Fly control is always a hot topic with organic dairy producers because there are not a lot of viable options to alleviate fly pressure. Three important blood sucking pest flies on grazing cattle in the Upper Midwest are the stable fly, horn fly, and face fly. Stable flies develop as maggots in a wide array of decomposing organic matter, including soiled animal bedding and soiled feed debris that accumulates wherever cattle are confined. The horn fly and face fly develop in fresh cattle dung pats and nowhere else, so they are troublesome to organic herds when pastured. Horn flies, stable flies, and face flies on organic cows can cause a 10 to 30% reduction in milk production. Furthermore, these flies can reduce pasture feed intake, cause pinkeye, and may spread disease from one animal to another.
At the University of Minnesota West Central Research and Outreach Center dairy in Morris, we have been evaluating two unique methods (Bruce Trap and Spalding Cow-Vac‚Ñ¢) for controlling pasture flies. Bruce traps and the Cow-Vac are compatible with organic dairying because a trap can be positioned at the entrance to a milking parlor, where cows come and go twice per day.
To combat horn flies, W. G. Bruce, a USDA entomologist, built a box with one-way fly-screen baffles on its otherwise transparent sides, and walked fly infested cattle through it to remove and capture their flies. Bruce's simple design is now known as the Bruce walk-thru fly trap, and different versions have been studied for horn fly control in various parts of the country. The fabric dislodges flies, drawn by light to sides through baffles, and the flies are trapped and then die.
The Cow-Vac is a new way to control horn flies on dairy cows. It can be placed at the entry or exit of the milking parlor or barn. As the cows walk through, the Cow-Vac will blow horn flies off the back, belly, face, flanks and legs into a vacuum system that collects them in a removable bag for disposal. An electrician will need to install a 220v outlet that can be reached by the 10-foot power cord. For the cows at the Morris dairy, it took about one week to get cows conditioned to going through both fly traps.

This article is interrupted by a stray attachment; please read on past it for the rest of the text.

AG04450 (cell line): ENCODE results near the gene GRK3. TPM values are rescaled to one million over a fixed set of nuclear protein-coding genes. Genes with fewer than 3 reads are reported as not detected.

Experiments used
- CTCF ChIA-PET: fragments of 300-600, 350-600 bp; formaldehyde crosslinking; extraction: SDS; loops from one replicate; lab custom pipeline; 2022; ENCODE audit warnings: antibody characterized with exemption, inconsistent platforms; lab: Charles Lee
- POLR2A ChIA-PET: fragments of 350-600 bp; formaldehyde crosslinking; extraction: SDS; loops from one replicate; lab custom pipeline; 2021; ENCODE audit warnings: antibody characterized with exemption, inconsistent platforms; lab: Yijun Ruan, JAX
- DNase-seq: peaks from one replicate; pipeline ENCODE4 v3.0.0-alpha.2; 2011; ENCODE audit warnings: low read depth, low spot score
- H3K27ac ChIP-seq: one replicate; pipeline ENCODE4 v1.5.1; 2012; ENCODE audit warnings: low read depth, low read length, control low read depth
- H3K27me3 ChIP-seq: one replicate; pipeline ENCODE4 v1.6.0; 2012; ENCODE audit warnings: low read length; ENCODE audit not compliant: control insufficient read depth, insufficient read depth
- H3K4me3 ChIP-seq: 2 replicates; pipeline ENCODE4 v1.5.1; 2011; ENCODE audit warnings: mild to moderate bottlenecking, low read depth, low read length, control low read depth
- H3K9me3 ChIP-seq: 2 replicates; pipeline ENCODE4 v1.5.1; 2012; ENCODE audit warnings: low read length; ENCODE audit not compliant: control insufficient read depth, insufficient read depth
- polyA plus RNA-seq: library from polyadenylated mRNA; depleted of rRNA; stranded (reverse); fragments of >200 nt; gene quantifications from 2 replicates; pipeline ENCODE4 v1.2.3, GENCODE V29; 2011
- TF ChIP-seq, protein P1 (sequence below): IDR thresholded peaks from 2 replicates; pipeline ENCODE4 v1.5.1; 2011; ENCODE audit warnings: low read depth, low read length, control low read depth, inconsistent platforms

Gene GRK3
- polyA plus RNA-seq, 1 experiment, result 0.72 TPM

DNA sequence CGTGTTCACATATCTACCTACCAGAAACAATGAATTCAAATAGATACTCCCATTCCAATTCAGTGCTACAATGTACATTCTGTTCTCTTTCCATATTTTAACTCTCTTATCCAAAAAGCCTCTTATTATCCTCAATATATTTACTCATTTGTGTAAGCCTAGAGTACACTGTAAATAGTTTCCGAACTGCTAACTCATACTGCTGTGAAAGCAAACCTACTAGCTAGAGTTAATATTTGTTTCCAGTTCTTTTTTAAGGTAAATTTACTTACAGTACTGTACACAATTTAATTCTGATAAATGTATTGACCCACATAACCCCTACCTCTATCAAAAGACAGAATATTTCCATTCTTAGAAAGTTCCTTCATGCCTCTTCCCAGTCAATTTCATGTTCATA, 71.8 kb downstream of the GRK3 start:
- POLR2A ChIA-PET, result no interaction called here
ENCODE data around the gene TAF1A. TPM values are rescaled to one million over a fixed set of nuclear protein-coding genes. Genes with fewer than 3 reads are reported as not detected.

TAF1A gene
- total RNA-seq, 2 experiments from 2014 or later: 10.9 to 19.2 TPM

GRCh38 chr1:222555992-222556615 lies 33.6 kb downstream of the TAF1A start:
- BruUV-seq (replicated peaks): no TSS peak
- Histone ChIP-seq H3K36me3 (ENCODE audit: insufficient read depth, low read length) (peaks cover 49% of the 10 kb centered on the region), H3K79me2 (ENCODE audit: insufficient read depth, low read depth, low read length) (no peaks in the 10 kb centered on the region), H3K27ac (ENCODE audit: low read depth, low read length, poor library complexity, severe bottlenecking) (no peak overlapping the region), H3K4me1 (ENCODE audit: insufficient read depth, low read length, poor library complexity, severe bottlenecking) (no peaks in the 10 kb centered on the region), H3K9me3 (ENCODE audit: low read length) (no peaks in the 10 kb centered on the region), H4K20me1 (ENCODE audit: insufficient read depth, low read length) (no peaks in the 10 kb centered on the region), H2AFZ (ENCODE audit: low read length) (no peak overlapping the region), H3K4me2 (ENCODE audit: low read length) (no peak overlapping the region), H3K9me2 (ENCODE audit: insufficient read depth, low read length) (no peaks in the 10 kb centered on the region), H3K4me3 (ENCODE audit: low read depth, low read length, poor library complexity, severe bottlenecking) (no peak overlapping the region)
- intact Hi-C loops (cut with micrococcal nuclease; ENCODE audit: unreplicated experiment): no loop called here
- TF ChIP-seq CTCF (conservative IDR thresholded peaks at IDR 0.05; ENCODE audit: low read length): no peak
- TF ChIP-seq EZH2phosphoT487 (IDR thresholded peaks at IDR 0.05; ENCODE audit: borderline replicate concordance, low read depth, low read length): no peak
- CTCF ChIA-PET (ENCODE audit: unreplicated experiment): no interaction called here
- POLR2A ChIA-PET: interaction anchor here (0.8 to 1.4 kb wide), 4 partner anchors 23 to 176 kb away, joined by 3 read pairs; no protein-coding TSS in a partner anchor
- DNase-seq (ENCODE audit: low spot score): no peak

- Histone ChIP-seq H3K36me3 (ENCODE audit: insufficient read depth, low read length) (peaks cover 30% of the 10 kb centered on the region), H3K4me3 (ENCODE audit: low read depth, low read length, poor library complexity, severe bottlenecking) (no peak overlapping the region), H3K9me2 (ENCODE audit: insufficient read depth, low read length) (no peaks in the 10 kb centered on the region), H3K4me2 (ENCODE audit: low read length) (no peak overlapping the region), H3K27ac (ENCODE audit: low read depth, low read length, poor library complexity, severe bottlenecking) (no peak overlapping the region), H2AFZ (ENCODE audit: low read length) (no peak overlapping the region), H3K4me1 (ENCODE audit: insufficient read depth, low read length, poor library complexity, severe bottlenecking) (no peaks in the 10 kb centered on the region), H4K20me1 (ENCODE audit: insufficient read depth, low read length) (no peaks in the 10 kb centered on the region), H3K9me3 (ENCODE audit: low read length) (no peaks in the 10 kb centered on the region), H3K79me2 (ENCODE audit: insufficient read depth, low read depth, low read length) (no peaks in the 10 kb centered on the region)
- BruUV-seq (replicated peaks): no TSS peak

During the summer of 2015, we evaluated the efficacy of the Cow-Vac in on-farm organic dairy production systems to control horn flies, stable flies, and face flies. The study partnered with eight organic dairy farms in Minnesota, and herds ranged from 30 to 350 cows in size. The farms were divided into pairs by location in Minnesota and during the first period of the summer (June to July) the Cow-Vac was set up on one farm and during the second period of the summer (August to September) the Cow-Vac was sent to its paired farm. Farms were visited once per week to collect flies from the Cow-Vac, as well as count and record flies on cows.
The results of fly counts and milk production for the presence or absence of the Cow-Vac on farms are in Table 1. Horn fly numbers on cows were reduced by 44% in the presence of a Cow-Vac compared to the absence of a Cow-Vac. Stable fly and face fly numbers were similar whether the Cow-Vac was present or absent.
Table 1. Results of fly counts and milk production for the presence or absence of the Cow-Vac
|Cow-Vac present||Cow-Vac absent|
|Horn fly (fly/side)||11.4||20.5*|
|Stable fly (fly/leg)||5.4||7.1|
|Face fly (fly/cow)||1.0||1.0|
|Somatic cell count||315||322|
*Significant difference of absence of Cow-Vac compared to presence of Cow-Vac
Milk production was similar for farms with the Cow-Vac compared to those without the Cow-Vac. In summary, these results indicate the Cow-Vac was effective in reducing horn fly numbers on cows and reduced horn fly growth rates during the pasture season in organic dairy production systems.
Finally, for those who are interested, Roger Moon and I hosted an eOrganic webinar on March 24, 2016 on fly control methods for organic dairy farms. For more information and to view the recorded webinar, clickhere. Happy Summer Grazing!